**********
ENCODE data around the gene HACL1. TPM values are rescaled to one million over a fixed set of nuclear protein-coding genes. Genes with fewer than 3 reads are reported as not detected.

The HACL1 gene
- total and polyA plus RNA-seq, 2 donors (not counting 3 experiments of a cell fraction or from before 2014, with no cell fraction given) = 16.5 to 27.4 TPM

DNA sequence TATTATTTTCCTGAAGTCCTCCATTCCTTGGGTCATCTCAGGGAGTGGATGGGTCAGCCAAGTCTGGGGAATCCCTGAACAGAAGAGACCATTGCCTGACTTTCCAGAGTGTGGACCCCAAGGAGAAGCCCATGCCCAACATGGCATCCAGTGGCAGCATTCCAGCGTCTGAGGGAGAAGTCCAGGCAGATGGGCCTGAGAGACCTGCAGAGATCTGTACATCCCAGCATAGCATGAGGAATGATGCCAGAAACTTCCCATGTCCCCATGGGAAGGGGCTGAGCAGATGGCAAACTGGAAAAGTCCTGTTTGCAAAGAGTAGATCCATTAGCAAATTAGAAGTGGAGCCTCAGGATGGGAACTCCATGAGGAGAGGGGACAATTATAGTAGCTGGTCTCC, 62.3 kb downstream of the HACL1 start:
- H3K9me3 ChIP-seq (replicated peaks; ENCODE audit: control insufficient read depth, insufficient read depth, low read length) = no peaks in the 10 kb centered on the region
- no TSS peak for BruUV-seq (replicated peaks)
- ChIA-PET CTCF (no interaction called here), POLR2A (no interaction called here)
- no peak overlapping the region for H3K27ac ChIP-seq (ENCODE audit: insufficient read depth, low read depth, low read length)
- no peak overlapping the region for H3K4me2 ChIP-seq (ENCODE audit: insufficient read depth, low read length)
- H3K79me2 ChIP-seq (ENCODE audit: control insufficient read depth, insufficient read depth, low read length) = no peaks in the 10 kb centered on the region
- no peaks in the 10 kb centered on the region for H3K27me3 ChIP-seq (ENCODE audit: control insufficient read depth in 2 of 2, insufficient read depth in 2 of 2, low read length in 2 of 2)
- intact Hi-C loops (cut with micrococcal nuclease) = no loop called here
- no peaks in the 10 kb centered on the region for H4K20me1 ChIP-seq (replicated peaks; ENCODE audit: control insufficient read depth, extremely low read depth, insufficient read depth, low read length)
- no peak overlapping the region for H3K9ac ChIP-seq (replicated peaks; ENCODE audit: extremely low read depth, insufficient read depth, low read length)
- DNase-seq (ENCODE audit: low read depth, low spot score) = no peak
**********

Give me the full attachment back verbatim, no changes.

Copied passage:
ENCODE data around the gene HACL1. TPM values are rescaled to one million over a fixed set of nuclear protein-coding genes. Genes with fewer than 3 reads are reported as not detected.

The HACL1 gene
- total and polyA plus RNA-seq, 2 donors (not counting 3 experiments of a cell fraction or from before 2014, with no cell fraction given) = 16.5 to 27.4 TPM

DNA sequence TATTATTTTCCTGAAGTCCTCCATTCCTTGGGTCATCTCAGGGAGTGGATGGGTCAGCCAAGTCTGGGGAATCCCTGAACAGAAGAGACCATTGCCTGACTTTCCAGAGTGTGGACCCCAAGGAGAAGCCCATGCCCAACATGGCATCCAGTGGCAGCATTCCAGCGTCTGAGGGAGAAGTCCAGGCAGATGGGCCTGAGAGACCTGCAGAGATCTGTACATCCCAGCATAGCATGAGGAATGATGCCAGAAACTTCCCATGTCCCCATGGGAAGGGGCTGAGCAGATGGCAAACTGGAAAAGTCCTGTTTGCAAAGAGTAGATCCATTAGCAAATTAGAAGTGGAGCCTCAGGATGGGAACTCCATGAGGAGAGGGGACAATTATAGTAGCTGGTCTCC, 62.3 kb downstream of the HACL1 start:
- H3K9me3 ChIP-seq (replicated peaks; ENCODE audit: control insufficient read depth, insufficient read depth, low read length) = no peaks in the 10 kb centered on the region
- no TSS peak for BruUV-seq (replicated peaks)
- ChIA-PET CTCF (no interaction called here), POLR2A (no interaction called here)
- no peak overlapping the region for H3K27ac ChIP-seq (ENCODE audit: insufficient read depth, low read depth, low read length)
- no peak overlapping the region for H3K4me2 ChIP-seq (ENCODE audit: insufficient read depth, low read length)
- H3K79me2 ChIP-seq (ENCODE audit: control insufficient read depth, insufficient read depth, low read length) = no peaks in the 10 kb centered on the region
- no peaks in the 10 kb centered on the region for H3K27me3 ChIP-seq (ENCODE audit: control insufficient read depth in 2 of 2, insufficient read depth in 2 of 2, low read length in 2 of 2)
- intact Hi-C loops (cut with micrococcal nuclease) = no loop called here
- no peaks in the 10 kb centered on the region for H4K20me1 ChIP-seq (replicated peaks; ENCODE audit: control insufficient read depth, extremely low read depth, insufficient read depth, low read length)
- no peak overlapping the region for H3K9ac ChIP-seq (replicated peaks; ENCODE audit: extremely low read depth, insufficient read depth, low read length)
- DNase-seq (ENCODE audit: low read depth, low spot score) = no peak